Cost-effectiveness Outcomes of the National Gastric Cancer Screening Program in South Korea
Eun Cho ; Moon Hae Kang ; Eun-Cheol Park ; Jae Kwan Jun ; MiNa Suh ; Kui Son Choi
Asian Pacific Journal of Cancer Prevention, Vol.14(4) : 2533~2540, 2013
Asian Pacific Journal of Cancer Prevention
Background: Although screening is necessary where gastric cancer is particularly common in Asia, the
performance outcomes of mass screening programs have remained unclear. This study was conducted to evaluate
cost-effectiveness outcomes of the national cancer screening program (NCSP) for gastric cancer in South Korea.
Materials and Methods: People aged 40 years or over during 2002-2003 (baseline) were the target population.
Screening recipients and patients diagnosed with gastric cancers were identified using the NCSP and Korea
Central Cancer Registry databases. Clinical outcomes were measured in terms of mortality and life-years saved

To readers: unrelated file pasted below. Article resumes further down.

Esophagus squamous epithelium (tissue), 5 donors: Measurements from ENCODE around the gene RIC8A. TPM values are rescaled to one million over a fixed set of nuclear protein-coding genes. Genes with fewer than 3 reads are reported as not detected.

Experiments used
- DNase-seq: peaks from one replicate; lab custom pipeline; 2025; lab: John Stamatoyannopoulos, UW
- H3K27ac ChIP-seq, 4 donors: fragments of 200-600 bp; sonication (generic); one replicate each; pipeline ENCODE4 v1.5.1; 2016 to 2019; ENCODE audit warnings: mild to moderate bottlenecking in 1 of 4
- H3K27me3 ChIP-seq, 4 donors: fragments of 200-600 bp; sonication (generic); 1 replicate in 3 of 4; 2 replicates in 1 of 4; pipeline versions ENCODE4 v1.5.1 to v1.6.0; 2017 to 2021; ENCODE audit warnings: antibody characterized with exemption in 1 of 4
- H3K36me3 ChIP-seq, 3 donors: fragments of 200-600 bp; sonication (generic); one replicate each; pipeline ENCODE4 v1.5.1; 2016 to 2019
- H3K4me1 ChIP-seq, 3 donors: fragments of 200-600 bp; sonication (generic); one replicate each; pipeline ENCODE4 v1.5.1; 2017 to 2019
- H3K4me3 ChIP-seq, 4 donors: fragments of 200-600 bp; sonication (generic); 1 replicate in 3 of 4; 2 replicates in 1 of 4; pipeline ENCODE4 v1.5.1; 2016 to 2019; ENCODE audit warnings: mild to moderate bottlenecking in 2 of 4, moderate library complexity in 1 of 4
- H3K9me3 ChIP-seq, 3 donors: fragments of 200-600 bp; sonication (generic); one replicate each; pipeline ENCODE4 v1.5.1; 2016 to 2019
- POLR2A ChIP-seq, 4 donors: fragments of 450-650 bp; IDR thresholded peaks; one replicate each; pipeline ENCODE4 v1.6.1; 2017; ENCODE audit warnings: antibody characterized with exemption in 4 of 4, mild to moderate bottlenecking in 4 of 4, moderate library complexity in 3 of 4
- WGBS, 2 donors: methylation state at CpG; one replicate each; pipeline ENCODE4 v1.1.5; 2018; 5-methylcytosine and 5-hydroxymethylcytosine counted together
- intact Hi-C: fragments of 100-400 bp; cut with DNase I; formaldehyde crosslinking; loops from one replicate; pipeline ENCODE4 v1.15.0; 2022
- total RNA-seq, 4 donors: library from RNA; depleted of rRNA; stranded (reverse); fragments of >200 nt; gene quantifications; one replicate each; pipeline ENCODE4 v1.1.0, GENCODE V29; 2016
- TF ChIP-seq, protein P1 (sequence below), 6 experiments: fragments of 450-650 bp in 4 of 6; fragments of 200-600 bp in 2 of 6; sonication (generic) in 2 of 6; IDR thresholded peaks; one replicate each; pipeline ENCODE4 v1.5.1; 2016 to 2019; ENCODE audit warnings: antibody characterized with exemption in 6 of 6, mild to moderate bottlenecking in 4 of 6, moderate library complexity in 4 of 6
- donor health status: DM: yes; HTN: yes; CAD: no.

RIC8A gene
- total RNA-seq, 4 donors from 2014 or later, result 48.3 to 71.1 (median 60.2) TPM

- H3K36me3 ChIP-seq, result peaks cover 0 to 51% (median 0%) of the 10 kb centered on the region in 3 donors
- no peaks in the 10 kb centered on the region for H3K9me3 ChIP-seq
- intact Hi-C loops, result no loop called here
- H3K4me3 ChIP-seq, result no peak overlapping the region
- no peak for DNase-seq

(LYS) of gastric cancer patients during 7 years based on merged data from the Korean National Health Insurance
Corporation and National Statistical Office. We considered direct, indirect, and productivity-loss costs associated
with screening attendance. Incremental cost-effectiveness ratio (ICER) estimates were produced according to
screening method, sex, and age group compared to non-screening. Results: The age-adjusted ICER for survival
was 260,201,000-371,011,000 Korean Won (KW; 1USD=1,088 KW) for the upper-gastrointestinal (UGI) tract
over non-screening. Endoscopy ICERs were lower (119,099,000-178,700,000 KW/survival) than UGI. To increase
1 life-year, additional costs of approximately 14,466,000-15,014,000 KW and 8,817,000-9,755,000 KW were
required for UGI and endoscopy, respectively. Endoscopy was the most cost-effective strategy for males and
females. With regard to sensitivity analyses varying based on the upper age limit, endoscopy NCSP was dominant
for both males and females. For males, an upper limit of age 75 or 80 years could be considered. ICER estimates
for LYS indicate that the gastric cancer screening program in Korea is cost-effective. Conclusion: Endoscopy
should be recommended as a first-line method in Korea because it is beneficial among the Korean population.